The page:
In 2015, ONGC Energy Centre (OEC) had initiated R&D work on biogenic methane in collaboration with TERI, for development of microbial processes to enhance the production of CBM wells. Field tests of the developed technology were carried out successfully in two depleted CBM wells in Jharia field in Jharkhand in collaboration with Bokaro Asset, ONGC, where 2 to 4-fold increase in gas production was observed. The microbial and stable gas isotope analysis data support the stimulation of microbial communities and in-situ biological gas production. The field experiments have demonstrated that there is many-fold increase in gas production and the enhanced activity of methanogens leads to enhanced methane generation in coal seams. In another development, OEC, under collaborative projects with Agharkar Research Institute, Pune, has developed specialised microbial culture bank with 124 methanogens and 52 hydrolytic bacteria for energy recovery from lignite deposits.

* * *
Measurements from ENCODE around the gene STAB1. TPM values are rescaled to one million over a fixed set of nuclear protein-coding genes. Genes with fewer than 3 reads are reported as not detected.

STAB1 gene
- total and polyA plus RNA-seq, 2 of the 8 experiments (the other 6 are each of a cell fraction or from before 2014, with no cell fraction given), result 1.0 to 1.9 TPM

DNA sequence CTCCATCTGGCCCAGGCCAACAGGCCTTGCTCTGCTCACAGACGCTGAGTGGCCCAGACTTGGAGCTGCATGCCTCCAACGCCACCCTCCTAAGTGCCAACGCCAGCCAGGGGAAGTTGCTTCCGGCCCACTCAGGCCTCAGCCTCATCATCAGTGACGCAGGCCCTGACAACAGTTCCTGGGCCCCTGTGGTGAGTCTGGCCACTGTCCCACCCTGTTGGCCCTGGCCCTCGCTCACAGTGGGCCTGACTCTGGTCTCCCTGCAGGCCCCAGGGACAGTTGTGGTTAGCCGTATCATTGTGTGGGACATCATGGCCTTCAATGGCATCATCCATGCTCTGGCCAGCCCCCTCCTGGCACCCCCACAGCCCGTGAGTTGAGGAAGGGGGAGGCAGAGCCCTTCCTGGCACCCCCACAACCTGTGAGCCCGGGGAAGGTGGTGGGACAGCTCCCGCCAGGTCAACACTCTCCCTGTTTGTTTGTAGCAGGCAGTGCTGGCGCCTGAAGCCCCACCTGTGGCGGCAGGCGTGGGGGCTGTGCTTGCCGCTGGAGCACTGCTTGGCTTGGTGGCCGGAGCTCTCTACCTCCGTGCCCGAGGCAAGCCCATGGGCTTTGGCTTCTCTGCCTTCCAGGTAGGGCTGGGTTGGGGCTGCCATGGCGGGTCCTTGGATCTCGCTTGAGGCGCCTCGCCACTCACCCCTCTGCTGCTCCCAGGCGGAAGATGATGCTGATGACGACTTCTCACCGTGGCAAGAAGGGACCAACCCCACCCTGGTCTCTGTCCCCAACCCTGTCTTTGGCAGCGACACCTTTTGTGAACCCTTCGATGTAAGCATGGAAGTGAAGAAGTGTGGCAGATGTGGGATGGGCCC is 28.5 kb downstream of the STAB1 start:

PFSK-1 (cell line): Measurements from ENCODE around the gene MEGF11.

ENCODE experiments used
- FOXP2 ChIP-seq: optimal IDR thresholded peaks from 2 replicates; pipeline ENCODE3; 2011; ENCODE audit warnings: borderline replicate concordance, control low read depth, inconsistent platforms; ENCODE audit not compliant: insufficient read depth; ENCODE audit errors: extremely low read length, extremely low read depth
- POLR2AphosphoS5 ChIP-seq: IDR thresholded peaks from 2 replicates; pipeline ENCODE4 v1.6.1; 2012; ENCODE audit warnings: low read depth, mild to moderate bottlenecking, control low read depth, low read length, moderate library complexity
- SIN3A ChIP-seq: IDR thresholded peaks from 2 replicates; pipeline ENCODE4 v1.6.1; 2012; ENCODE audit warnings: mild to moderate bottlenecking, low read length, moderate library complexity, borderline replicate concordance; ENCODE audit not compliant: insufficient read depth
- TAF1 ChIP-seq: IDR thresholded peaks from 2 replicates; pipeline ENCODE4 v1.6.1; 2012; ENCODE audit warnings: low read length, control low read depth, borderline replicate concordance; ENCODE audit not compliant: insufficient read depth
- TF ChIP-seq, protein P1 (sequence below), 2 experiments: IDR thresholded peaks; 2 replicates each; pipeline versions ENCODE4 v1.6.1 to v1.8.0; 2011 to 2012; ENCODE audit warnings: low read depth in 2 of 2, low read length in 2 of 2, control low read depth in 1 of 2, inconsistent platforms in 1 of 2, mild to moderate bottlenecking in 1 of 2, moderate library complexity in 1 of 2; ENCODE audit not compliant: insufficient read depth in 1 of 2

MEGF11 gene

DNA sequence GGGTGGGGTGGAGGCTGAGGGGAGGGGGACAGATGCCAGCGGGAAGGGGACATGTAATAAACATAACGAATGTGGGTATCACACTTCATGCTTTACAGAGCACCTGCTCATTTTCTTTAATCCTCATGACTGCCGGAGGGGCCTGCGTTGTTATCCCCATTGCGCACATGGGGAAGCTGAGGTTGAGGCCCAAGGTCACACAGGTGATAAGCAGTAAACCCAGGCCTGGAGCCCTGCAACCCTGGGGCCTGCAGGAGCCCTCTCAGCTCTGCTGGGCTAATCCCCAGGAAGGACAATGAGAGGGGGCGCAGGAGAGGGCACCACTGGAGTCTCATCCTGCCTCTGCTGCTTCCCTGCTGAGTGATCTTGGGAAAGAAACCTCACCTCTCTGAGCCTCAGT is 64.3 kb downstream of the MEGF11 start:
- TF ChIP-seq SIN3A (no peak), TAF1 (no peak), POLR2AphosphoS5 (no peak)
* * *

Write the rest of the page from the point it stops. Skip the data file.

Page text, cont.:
Encouraged with these results, under a DST supported project, microbial processes are now being developed for non-producing CBM wells with poor to marginal prospects and where no biogenic methane has been reported. After detailed laboratory investigations, the developed technology will be demostrated in two CBM wells of Bokaro field. Field equipment will be procured and installed at well sites for field tests.

Native naturallyoccurring microbes decompose coal into methane through a series of reactions. Kinetics of these decomposition reactions could be enhanced significantly through the injection of nutrients and genetically enhanced methanogens. In this context, methanogenic bacterial consortia have been enriched and nutrient medium has been designed specifically to stimulate the microbial community in selected CBM wells.